So let me just take a moment to celebrate.

PS: In honor of the latest release, The Last Outpost, the first volume in the epic Frozen World saga, is free until September 13, so go ahead and grab your copy if you haven’t read it yet!

Pretty pineapple crochet bolero

IMG_20190904_173428_057.jpg

Yes! I am pretty proud of myself for accomplishing the intricate and beautiful pineapple stitch in his lovely bolero. Inspiration from here. Skill level: intermediate to advanced.

Crochet hook number 3. Material: soft cotton.

Good and straightforward tutorial for pineapple stitch can be found here.

With some crochet skills and an adventurous spirit, it’s possible to make a bolero with virtually any stitch, working from the top down. Start with a foundation chain and work the pattern back and forth across each row, increasing so that you get an almost circular shape. Drape over the shoulders and bind off the sleeves when desired and keep working the pattern below, skipping the armholes.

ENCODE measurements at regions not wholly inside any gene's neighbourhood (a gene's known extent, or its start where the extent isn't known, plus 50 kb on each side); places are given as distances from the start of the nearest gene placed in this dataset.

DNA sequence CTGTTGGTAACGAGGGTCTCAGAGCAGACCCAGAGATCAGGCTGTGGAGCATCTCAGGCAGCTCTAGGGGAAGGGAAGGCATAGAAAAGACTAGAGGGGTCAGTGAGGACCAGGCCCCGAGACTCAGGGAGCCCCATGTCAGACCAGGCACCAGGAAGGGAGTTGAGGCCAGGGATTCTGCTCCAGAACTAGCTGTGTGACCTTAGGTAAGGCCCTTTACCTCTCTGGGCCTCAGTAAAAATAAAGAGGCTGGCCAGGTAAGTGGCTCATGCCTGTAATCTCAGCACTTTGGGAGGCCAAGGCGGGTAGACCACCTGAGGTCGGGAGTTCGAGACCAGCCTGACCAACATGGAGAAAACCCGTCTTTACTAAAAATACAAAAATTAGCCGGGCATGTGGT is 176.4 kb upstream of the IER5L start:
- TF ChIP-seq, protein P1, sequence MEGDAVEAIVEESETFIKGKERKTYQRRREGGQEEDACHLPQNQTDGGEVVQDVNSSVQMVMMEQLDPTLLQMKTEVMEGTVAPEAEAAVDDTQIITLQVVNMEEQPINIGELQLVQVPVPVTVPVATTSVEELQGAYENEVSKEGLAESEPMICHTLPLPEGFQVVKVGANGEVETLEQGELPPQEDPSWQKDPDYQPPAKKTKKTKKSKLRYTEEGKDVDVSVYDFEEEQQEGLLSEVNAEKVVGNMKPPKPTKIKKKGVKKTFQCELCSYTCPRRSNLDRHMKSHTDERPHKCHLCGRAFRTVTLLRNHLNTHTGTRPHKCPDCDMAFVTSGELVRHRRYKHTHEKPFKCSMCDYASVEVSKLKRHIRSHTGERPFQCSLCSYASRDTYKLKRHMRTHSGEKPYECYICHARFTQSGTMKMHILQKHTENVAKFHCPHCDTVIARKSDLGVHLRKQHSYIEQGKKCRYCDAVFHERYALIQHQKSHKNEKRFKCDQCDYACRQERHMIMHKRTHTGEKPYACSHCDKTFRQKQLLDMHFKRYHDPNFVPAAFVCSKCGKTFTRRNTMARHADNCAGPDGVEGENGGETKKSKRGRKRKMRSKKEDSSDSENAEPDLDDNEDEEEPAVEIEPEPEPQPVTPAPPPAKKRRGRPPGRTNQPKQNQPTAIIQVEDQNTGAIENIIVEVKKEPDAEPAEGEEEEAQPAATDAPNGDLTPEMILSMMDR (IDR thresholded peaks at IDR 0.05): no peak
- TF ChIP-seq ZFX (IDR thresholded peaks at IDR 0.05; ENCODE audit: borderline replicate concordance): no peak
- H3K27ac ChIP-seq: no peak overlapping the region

Should you turn your hobby into a business?

There are many success stories of people who have turned their passion into a successful business venture, and it can be extremely tempting to imagine yourself doing just what you love and making money from it.

Except, you know, it never quite works this way.

Let me explain for a moment, OK? I’m not trying to rain on anyone’s parade. In fact, I’m a big fan of playing to your strengths, choosing something you enjoy doing and finding ways to make it into a source of income. It’s just that you must be aware of the changes that come once your hobby is no longer a hobby, but a real business with commitments, deadlines and clients.